We headed to the United Arab Emirates Embassy for a lunch and talk with Ambassador Yousef Al Otaiba, who has been representing the UAE now for 7 years in DC. He spoke candidly about the events in Qatar, and the UAE’s response to it, in collaboration with Saudi Arabia. On Yemen he claimed “We wanted out of Yemen yesterday. Unfortunately the Yemenis have become the obstacle for us. Both the protagonist and antagonist don’t want a political solution in Yemen.” On Russia he said: “Russia tries to mess with you guys, and we’re stuck in the middle. I don’t know how long we can maintain neutrality with two countries that we have good relationships with.” On the Saudi Crown Prince Mohammed bin Salman (“MBS”) he said: “Imagine MBS for the next ten years, just based on the last two years. This is the most exciting and dramatic thing happening in the Middle East.” Regarding his relationship with Jared Kushner he said that he doesn’t think Kushner has been given fair coverage, and said that Jared comes to the Ambassador “for consultation. Not to tell us what to do.”

From there, we met with Danielle Pletka, Vice-President for foreign and defense policy studies at the American Enterprise Institute, who gave us an overview of US foreign policy and congressional defense priorities. On Iran and the JCPOA, she noted “Front loading all the cash to Iran, basically we completed our responsibility, and if we pull out of JCPOA, it signals to Iran that they don’t have to do their part. When Obama signed the JCPOA, he said it would slow their nuclear development and we’d focus later on terrorism funding, missile development, etc. and now we’re doing less than we were before. The Iranians come to work every day, and we just don’t. Iran is picking off low hanging fruit - Lebanon, Yemen.” On defense spending – “Congress has a lamentable habit of changing their minds on defense spending.” For example, “The tanker that refuels our fleet, a 707, has less digital technology than my phone. Everything is analog.” On Israel and Gaza – “The tragedy for the Palestinians is that things are really fine for Israel… They have lost the Arab world…The US has been indifferent to Palestinian leadership, policy, the people. We’re focused on the peace process only.” On MBS – “When I hear him say ‘I want a prosperous future for my country’ and someone asks about Israel and he says ‘How can we talk about the Middle East and not talk about Israel?’ that’s progress.”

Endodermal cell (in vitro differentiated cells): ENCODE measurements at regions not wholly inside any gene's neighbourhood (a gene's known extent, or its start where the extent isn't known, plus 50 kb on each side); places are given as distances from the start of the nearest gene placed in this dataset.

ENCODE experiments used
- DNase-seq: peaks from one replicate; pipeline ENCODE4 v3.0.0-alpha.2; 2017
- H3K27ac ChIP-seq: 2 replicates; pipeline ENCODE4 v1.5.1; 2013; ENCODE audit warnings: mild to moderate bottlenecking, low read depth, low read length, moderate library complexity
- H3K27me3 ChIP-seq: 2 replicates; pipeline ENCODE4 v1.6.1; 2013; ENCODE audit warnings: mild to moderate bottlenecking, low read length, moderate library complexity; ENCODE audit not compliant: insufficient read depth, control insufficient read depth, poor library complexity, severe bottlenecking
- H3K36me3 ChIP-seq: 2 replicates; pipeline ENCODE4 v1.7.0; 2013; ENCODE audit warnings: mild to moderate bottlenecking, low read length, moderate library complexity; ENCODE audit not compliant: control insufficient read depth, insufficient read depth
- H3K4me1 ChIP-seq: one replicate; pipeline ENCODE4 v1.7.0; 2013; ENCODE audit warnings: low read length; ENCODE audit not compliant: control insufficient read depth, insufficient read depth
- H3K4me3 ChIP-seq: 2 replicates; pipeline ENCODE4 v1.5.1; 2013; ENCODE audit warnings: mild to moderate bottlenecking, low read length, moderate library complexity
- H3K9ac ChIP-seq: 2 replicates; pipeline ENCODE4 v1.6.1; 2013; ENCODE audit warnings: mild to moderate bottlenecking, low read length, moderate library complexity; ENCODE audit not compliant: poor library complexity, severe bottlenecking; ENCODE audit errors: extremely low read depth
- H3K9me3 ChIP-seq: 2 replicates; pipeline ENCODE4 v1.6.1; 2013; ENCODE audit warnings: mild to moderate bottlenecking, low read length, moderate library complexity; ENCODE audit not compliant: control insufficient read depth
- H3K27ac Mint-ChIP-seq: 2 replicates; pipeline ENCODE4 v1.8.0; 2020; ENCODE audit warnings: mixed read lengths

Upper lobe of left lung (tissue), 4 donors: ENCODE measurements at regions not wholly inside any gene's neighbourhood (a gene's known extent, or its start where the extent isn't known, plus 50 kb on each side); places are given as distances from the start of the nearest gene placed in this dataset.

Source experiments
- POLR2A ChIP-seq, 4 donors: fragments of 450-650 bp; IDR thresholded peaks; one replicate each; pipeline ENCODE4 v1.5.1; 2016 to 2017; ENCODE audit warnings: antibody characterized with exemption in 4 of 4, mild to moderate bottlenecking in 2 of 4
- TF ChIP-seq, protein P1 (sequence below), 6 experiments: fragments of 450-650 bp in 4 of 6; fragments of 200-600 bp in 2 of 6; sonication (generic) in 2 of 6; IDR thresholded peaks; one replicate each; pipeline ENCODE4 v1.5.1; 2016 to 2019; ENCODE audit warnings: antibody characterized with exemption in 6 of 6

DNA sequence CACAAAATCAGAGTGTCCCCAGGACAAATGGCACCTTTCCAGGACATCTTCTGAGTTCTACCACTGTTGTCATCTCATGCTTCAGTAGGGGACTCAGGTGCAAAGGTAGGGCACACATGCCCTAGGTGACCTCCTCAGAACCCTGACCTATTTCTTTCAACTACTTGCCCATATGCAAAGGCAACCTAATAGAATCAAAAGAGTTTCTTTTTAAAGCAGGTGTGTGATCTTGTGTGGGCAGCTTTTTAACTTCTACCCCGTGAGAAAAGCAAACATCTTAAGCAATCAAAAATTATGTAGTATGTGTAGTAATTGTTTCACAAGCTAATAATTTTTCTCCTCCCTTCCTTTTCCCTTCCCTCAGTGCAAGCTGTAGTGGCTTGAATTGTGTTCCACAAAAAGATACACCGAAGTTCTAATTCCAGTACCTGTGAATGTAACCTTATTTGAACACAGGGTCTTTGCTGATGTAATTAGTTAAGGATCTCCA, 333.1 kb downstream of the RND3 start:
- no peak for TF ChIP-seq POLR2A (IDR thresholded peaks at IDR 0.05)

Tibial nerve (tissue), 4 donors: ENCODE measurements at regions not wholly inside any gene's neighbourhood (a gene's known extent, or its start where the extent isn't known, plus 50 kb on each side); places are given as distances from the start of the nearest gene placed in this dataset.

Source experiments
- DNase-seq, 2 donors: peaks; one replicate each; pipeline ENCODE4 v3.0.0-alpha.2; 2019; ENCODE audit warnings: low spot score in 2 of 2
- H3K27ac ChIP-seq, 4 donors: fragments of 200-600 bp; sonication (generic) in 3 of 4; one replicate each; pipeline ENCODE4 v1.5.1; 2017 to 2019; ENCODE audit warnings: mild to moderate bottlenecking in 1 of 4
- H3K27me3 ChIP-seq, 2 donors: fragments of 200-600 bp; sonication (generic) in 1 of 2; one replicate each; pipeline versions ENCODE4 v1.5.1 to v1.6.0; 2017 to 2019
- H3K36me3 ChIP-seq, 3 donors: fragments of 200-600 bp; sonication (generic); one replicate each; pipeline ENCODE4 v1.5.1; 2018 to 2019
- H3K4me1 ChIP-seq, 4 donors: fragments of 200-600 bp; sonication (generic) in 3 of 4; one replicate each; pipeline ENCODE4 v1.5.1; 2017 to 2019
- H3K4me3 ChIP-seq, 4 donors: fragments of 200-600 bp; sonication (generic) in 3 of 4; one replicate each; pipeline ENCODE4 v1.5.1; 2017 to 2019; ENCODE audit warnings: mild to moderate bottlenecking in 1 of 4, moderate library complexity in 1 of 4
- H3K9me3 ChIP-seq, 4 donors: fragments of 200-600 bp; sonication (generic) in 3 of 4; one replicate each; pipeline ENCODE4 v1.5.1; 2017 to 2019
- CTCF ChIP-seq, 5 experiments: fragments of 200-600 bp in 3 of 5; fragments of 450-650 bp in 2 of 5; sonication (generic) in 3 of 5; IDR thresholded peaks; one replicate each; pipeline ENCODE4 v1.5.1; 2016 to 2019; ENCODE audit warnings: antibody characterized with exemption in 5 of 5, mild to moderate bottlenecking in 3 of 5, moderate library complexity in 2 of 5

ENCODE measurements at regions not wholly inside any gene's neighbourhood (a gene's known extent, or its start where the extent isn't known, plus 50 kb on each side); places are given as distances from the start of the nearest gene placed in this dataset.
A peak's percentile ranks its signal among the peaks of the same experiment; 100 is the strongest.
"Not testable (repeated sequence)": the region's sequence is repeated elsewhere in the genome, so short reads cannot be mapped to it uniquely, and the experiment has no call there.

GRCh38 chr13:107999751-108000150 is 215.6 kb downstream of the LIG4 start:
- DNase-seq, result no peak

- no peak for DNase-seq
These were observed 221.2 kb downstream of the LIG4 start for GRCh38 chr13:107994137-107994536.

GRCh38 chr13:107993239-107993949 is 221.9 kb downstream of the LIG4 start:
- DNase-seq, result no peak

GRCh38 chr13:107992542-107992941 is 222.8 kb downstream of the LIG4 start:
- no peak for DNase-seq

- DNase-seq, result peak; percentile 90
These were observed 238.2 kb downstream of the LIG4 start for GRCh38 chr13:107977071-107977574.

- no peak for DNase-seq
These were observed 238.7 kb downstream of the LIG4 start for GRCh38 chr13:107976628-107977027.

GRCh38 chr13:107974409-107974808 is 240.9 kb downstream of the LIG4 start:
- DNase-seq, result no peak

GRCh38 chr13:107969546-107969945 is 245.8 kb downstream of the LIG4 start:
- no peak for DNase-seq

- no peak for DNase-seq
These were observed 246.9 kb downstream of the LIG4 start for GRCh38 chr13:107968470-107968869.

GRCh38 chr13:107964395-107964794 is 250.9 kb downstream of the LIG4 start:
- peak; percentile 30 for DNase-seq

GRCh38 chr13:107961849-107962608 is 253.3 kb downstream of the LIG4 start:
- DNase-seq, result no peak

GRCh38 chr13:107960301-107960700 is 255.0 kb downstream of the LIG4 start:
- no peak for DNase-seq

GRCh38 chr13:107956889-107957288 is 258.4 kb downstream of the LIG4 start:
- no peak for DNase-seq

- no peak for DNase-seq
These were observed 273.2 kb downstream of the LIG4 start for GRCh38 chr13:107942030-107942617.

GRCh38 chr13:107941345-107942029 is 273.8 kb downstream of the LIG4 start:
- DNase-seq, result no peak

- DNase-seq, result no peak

LAWAC Member Micheal O'Leary at the
Vietnam Veterans Memorial.